Content chunking is one of those terms that gets thrown around a lot in the world of eLearning, but what does it really mean, why should you utilize it and how can you successfully chunk your corporate content?
A Chunking Overview
Chunking may sound like little more than a funny word, but in reality, it’s a concept that has its roots in the psychology of human learning.
The ultimate goal of chunking is to create content that’s divided into manageable sections, which helps learners avoid becoming overloaded with information. When a learner becomes overloaded, the result is corporate content that’s rendered ineffective.
Chunking is a way to approach content that’s going to most effectively appeal to a human’s working memory, meaning you’re likely to increase both comprehension and retention of information. Chunking doesn’t just mean you’re dividing information up into small sections, however.
In eLearning and the creation of web content in general, chunking often means you’re focusing on the layout and design of your content to make it easier to scan and then remember what’s being seen. This can be accomplished through any number of methods, from bulleted lists, to subheadings and bolded key phrases.
It’s similar to what you see when you read many online blogs or articles (like this one!). You’ll notice brief paragraphs and sentences broken up into sections, and you may not even realize it, but that’s the best way for your brain to read the information you’re being presented with.
The Benefits of Chunking
As mentioned, the primary benefit of chunking your content is you’re making information that’s easily incorporated into your learner’s working memory.
Other benefits include:
- It makes it easier for you to design your corporate training and eLearning. When you’re chunking, you can really focus on designing coursework that’s reliant on the visual elements of how the content looks on the screen, which can give you a good framework from which to work during the design process.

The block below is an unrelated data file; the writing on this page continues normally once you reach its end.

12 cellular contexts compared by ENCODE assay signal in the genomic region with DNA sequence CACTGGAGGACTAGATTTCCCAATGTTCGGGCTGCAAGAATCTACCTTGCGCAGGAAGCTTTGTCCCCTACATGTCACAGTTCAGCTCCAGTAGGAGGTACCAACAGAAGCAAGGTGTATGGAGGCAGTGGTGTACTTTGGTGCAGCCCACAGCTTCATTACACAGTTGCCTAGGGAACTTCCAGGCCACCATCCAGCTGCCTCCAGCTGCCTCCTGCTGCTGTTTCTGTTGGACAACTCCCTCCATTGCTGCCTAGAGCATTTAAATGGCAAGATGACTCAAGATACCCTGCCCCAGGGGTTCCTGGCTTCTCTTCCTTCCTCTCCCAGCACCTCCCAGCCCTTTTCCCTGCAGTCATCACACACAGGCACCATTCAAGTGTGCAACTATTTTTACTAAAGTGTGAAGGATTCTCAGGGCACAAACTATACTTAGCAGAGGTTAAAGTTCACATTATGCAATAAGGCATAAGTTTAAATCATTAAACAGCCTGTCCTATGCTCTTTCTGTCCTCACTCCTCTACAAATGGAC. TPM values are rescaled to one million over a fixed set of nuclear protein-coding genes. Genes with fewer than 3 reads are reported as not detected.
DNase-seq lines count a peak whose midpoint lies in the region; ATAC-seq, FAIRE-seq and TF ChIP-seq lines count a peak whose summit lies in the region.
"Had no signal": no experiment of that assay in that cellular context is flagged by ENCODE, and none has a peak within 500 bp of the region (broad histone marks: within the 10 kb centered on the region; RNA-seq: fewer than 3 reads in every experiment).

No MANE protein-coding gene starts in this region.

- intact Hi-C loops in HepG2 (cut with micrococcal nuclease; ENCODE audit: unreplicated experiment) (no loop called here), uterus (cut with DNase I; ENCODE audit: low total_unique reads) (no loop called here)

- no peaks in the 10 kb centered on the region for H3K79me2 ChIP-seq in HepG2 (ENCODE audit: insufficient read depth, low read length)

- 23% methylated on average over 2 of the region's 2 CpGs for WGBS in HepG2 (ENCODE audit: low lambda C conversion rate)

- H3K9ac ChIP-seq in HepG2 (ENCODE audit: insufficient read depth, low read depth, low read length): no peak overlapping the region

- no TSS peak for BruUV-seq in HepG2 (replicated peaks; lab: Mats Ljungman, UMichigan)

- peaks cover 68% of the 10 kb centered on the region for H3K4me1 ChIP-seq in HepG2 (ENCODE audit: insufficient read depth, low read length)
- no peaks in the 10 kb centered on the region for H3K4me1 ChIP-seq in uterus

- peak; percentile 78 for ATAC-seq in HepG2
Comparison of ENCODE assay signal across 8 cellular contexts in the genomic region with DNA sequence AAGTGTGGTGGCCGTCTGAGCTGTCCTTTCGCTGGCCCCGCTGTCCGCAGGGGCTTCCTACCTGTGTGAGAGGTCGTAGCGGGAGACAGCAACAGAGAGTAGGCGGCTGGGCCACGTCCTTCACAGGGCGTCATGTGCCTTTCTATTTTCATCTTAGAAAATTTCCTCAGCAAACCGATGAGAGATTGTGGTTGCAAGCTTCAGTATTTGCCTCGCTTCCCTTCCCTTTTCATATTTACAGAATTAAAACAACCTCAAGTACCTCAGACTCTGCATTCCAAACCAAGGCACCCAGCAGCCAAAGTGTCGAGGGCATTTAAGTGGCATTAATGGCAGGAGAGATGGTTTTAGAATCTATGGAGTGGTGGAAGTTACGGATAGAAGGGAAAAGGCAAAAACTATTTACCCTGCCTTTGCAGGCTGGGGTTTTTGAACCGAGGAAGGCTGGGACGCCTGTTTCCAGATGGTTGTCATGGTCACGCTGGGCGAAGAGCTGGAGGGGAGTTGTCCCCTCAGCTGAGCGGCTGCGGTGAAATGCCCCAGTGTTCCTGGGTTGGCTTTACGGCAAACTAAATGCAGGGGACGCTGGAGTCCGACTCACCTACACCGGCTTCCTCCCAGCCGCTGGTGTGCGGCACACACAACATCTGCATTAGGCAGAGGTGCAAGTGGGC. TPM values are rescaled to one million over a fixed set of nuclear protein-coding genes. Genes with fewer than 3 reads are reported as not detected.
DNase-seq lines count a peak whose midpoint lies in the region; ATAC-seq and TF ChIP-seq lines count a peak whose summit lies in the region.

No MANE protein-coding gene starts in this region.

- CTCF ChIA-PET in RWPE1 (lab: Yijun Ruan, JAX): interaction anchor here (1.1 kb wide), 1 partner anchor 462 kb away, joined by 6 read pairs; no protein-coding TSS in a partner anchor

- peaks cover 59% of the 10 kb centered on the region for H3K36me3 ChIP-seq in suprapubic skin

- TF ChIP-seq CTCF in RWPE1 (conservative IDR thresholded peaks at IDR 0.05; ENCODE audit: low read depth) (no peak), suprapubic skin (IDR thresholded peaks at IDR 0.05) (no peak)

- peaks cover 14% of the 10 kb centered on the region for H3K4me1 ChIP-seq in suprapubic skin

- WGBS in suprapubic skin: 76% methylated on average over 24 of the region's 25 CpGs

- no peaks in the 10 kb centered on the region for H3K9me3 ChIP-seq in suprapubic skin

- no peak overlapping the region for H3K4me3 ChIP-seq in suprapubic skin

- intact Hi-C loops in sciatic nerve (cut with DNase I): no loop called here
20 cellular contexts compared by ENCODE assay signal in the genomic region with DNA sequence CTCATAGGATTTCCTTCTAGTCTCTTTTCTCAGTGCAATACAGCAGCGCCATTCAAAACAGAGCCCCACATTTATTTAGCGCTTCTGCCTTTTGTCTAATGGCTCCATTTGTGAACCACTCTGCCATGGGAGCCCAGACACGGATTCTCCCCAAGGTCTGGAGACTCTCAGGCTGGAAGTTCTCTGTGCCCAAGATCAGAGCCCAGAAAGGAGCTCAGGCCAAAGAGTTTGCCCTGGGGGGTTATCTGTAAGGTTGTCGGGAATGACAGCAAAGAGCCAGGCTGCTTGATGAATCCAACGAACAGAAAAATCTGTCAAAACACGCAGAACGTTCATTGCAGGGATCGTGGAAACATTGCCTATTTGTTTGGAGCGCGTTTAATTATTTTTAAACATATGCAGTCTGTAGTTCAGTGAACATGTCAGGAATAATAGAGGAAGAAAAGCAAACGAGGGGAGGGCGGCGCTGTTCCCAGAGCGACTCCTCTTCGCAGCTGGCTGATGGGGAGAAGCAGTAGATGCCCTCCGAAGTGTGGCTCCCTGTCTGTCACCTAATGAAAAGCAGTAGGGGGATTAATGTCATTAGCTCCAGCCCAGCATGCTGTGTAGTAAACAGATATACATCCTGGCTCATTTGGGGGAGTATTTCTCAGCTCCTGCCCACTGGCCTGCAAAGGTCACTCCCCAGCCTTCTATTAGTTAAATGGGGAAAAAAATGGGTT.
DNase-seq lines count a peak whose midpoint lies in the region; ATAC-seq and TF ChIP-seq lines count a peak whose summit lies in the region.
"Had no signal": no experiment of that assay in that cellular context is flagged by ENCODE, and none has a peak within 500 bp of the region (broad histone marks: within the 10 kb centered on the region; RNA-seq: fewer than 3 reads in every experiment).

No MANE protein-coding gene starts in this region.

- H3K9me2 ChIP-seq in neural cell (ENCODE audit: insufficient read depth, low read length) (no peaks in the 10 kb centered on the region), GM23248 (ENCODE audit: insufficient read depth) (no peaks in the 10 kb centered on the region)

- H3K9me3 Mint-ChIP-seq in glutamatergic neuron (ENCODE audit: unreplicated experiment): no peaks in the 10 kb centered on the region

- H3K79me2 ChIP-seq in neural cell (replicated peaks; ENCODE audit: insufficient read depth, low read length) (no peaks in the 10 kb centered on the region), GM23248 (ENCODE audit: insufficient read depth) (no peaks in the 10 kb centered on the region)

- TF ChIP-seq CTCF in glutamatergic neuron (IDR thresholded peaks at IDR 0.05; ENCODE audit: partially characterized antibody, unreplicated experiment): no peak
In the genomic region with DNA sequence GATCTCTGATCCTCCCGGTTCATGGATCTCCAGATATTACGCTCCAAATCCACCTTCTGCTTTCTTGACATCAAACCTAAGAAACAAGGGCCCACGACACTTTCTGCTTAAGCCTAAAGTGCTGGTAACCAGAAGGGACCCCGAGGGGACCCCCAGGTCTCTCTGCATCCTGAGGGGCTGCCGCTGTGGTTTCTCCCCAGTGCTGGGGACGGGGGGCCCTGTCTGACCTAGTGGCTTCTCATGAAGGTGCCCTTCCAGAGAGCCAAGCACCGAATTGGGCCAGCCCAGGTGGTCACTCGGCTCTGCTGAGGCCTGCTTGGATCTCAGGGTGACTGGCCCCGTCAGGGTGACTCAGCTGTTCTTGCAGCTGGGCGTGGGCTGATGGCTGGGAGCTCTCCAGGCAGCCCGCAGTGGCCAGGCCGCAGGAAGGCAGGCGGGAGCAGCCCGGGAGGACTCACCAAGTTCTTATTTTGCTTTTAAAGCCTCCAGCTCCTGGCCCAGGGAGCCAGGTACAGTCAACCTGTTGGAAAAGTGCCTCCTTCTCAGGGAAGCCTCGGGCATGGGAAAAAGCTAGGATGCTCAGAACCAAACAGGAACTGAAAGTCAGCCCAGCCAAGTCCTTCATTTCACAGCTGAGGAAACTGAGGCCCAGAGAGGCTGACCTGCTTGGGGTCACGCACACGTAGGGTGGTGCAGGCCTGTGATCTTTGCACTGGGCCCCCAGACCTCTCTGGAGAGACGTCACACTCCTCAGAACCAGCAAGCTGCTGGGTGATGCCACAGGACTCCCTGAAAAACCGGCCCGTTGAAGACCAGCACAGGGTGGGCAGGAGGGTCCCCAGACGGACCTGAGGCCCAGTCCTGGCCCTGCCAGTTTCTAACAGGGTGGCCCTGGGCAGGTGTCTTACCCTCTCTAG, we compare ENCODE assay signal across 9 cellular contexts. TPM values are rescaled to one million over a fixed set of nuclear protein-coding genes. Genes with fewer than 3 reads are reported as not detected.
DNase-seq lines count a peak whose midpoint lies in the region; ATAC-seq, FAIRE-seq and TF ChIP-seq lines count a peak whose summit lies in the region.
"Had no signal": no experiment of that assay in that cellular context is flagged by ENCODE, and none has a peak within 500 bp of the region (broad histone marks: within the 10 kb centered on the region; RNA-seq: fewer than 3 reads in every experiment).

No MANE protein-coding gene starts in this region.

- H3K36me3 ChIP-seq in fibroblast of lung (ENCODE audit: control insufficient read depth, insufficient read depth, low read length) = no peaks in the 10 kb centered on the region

- Chunking content makes it easier for you to define the salient points of what you want your learner to take from your training, but it also makes it easier for them to refer back to information they need to access later, thanks to the use of headings and subheadings, lists and bolded phrases.
- You can easily prioritize information that logically builds on the concept before it when you use chunking. You can move through your training in a way that makes sense to your learner and incorporates information already learned to move on to the next “chunk” of content.
Top Chunking Tips
Now, for the good part. Whether you’re an eLearning design master, or you’re a novice, here are three of the top chunking tips to help guide you through the creation of your training materials:
- Based on neuroscience, the ideal amount of information to present on a single screen of your eLearning is about three to four main concepts. Set your limit at this for each of your screens, in order to get the maximum effectiveness from your training.
- Make chunking logical. Don’t put unrelated concepts onto the same screen just because they’ll fit in terms of space. The best chunking groups related content together, and then logically moves forward, rather than moving through content randomly.
- Put the most important and relevant information first on a screen, and then move downward toward the least important. This means you can start with the overarching concept your learner must know, and then move down the screen to provide context or secondary information, giving a background for the initial concept.
Chunking is a great way to design content because it really forces you to focus on eliminating unnecessary information, and thinking from the perspective of your learner. If you want the best return on your investment in terms of training, you need it to be effective, and utilizing concepts of chunking will help you realize the most effectiveness from your training content.
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